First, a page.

Harlot and the Beast

A nefariously ethereal scene. A beautiful woman sitting on an grotesque scarlet beast, as it lingers over many waters. The eldritch beast peers out in seven directions, for the simple reason that this eerie minion has seven heads. On the brute, ten horns protrude from his skin, demanding fear at the look of them. The woman wears deep purple with gold and pearls snaked around her form. She pours out promiscuity that flows long into the cups of kings.

Something stands out about this sycophant. On her forehead is written a mysterious name: “Babylon the great, mother of prostitutes and of earth’s abominations” (Rev 17:5). When John saw this woman in the spirit (17:3), his categories of understanding blew right through.


As is the way of things, metaphors point to propositions. Without substance behind the picture, the picture is nothing. Not every part of a metaphor means something, however. Wisdom is needed to discern which part points to something and which part simply fills out the picture. In this case, however, an angel reveals to John what this desert mirage points to (17:6–8). “This calls for a mind with wisdom” (17:9).


The seven heads of the scarlet beast are seven mountains on which the woman sits. They are also five kings, one has fallen, one is and the other has not yet come. The beast who was and is not, yet will rise again to destruction (17:8) is an eighth king but belongs to seventh (17:11). The ten horns points to ten kings currently without power but to receive it for a short time (17:12). They will together give their power to the beast, in order to make war against the Lamb (17:13–14). But the lamb will conquer them all.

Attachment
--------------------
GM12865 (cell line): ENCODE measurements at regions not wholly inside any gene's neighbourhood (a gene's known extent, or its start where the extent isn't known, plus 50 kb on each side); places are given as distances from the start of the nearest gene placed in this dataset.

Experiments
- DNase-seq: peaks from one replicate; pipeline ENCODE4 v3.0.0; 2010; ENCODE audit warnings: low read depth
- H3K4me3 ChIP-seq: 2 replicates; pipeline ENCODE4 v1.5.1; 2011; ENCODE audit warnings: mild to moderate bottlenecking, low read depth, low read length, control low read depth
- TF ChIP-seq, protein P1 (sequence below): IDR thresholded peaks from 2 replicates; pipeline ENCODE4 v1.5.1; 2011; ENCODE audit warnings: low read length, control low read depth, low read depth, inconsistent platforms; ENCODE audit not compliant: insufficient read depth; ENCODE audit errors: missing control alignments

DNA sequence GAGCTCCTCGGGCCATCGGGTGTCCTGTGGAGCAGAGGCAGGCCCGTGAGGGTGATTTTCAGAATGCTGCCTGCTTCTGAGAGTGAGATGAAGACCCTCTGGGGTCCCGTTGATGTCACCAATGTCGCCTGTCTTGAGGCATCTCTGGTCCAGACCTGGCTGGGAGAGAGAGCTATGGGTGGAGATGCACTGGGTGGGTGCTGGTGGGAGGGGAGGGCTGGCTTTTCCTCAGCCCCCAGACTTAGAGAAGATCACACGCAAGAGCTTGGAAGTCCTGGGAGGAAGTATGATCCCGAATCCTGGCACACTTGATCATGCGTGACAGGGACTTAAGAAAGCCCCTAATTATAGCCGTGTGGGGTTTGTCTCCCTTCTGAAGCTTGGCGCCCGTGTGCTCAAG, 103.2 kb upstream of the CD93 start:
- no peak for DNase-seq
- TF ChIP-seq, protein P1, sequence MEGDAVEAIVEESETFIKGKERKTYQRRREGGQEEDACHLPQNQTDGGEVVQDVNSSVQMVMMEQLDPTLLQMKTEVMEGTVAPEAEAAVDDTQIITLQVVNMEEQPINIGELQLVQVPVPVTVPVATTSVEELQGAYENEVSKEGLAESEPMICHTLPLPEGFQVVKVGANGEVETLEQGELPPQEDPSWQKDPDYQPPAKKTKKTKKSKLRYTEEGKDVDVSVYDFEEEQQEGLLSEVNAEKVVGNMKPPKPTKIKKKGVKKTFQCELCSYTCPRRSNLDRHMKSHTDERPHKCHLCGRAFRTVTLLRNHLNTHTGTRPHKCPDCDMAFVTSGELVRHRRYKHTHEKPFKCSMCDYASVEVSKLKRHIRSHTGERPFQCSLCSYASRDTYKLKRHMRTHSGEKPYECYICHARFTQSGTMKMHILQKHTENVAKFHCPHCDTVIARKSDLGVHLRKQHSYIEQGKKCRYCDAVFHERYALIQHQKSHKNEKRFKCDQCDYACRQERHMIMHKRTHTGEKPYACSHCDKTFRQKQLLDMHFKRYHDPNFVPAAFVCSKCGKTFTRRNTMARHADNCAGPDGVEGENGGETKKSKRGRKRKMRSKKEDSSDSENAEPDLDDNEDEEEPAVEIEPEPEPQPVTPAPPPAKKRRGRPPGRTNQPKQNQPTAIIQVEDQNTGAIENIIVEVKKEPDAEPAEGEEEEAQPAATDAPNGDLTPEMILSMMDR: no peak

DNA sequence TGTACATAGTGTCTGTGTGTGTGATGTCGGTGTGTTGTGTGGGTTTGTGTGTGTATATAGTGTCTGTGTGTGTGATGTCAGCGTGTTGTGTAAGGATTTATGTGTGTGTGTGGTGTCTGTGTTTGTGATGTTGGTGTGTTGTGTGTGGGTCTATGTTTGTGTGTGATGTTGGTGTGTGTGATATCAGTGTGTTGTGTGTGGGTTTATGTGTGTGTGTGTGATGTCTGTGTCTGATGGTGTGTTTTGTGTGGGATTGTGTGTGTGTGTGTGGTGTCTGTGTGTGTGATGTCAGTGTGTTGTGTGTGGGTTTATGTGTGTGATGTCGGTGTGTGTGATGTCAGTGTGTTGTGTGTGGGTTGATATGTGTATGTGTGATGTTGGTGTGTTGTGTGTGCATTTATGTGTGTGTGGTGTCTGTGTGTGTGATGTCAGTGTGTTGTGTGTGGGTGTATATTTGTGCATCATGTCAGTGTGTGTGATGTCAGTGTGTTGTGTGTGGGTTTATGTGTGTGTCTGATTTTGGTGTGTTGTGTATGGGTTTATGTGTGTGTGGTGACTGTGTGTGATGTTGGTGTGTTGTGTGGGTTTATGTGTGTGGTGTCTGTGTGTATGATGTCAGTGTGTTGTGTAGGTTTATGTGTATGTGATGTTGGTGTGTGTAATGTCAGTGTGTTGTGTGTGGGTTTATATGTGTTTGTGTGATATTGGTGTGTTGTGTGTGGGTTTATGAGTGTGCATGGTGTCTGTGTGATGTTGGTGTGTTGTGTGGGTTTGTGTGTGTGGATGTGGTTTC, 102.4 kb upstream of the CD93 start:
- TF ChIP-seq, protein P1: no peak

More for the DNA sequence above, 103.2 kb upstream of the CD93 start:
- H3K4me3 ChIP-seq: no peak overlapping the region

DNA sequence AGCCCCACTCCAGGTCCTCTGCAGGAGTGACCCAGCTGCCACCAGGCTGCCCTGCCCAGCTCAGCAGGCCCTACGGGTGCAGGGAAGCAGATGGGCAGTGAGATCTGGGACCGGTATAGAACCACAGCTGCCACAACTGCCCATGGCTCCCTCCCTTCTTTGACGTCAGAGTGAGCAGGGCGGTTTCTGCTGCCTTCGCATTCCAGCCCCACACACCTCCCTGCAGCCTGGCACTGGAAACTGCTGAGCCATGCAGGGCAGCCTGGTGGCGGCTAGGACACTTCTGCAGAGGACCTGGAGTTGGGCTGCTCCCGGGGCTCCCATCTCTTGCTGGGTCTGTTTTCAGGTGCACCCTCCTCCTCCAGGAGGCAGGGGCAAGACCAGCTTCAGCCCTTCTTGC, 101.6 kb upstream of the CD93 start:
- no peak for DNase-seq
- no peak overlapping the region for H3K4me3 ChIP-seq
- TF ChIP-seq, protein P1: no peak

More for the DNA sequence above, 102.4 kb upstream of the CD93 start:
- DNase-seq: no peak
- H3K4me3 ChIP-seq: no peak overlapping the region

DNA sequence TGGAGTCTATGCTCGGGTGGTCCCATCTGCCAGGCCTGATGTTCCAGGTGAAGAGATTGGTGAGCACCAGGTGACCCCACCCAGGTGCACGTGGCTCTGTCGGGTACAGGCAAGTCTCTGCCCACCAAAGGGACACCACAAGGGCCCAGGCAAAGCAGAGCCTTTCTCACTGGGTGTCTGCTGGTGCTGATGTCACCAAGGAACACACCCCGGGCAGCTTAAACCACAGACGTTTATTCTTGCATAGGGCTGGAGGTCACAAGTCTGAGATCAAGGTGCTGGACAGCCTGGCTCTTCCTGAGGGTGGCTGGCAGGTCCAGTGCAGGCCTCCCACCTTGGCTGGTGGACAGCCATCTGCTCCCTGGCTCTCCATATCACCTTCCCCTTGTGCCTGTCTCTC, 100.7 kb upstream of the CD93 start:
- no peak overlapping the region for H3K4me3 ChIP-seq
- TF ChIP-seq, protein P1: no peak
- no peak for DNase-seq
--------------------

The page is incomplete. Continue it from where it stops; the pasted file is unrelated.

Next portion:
The waters where the woman was seated are peoples, multitudes, nations and languages (17:15). Surprisingly, the ten horns with the beast will destroy the woman because God has put it in their heart to do so (17:16–17). The woman is “the great city that has dominion over the kings of the earth” (17:18).


That metaphors point to reality is significant on many fronts. First, a metaphor in the Bible does not simply serve to evoke emotion, though it does that. It serves to evoke emotion in its image, as it represents something in reality.

Second, not every part of a metaphor means something. Hence, the jewelry and opulence surrounding the woman served to point to her promiscuous ways. Hence, some parts of the vision serve to point to the focal point of the vision.

Third, the reality behind this metaphor is this: Babylon rules the kings of the earth through its influence. The kings of the earth will ally with the beast in order to both destroy Babylon (to take power for themselves?) and to war against Jesus (the lamb). Thus, while the people’s of the earth fight and unconsciously carry out God’s will by destroying Babylon (Rev 17:17), God sits in heaven and laughs at their schemes (Ps 2:4). They are a kingdom divided, while God sits in control.

The point? The nations of the world vie for power, yet they are servants of God who are instruments who punish evil on his behalf (Bablyon). At the same time, when God wars he will never lose because his general (lamb) is lord of lords and king of kings (Rev 17:14).

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